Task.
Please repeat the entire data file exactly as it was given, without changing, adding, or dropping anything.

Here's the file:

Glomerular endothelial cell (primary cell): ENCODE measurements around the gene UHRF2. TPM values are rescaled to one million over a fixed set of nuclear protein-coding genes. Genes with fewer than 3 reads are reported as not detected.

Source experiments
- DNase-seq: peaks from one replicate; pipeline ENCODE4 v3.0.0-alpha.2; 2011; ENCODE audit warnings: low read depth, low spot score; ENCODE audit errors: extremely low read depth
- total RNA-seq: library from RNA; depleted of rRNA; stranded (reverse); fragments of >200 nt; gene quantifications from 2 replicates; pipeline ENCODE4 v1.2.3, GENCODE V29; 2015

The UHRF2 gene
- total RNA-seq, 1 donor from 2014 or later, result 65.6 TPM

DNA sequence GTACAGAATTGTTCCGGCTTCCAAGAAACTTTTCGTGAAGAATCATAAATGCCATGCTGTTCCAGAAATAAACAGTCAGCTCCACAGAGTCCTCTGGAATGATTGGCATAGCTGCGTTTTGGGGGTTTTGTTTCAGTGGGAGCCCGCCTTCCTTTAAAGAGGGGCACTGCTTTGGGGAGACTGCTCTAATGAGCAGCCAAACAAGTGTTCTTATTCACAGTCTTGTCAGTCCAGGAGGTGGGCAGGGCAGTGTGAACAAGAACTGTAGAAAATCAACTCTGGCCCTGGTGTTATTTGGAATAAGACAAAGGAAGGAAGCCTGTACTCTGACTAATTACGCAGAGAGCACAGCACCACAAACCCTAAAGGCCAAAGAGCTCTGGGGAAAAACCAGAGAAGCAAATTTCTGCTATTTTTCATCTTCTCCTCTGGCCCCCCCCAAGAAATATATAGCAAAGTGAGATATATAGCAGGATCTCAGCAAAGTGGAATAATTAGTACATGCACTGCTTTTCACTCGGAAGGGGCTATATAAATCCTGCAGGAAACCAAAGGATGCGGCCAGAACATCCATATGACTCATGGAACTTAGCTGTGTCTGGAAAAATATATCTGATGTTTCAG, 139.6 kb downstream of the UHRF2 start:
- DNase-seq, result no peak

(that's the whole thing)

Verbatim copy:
Glomerular endothelial cell (primary cell): ENCODE measurements around the gene UHRF2. TPM values are rescaled to one million over a fixed set of nuclear protein-coding genes. Genes with fewer than 3 reads are reported as not detected.

Source experiments
- DNase-seq: peaks from one replicate; pipeline ENCODE4 v3.0.0-alpha.2; 2011; ENCODE audit warnings: low read depth, low spot score; ENCODE audit errors: extremely low read depth
- total RNA-seq: library from RNA; depleted of rRNA; stranded (reverse); fragments of >200 nt; gene quantifications from 2 replicates; pipeline ENCODE4 v1.2.3, GENCODE V29; 2015

The UHRF2 gene
- total RNA-seq, 1 donor from 2014 or later, result 65.6 TPM

DNA sequence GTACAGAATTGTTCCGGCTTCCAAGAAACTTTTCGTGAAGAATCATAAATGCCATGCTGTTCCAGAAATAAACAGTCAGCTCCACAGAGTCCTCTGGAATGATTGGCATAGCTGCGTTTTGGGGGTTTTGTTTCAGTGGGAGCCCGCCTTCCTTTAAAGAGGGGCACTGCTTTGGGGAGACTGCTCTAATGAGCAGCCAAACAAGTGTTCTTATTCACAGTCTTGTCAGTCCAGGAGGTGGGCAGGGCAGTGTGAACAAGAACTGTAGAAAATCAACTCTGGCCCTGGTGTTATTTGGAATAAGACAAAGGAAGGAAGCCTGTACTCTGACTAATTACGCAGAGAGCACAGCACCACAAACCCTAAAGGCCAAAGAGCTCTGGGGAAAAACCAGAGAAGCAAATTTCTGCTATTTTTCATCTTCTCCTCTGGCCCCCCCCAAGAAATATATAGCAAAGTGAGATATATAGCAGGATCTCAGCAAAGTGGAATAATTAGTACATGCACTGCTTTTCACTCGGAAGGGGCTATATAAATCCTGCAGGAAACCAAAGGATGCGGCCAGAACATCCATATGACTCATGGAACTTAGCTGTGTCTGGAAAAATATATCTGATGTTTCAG, 139.6 kb downstream of the UHRF2 start:
- DNase-seq, result no peak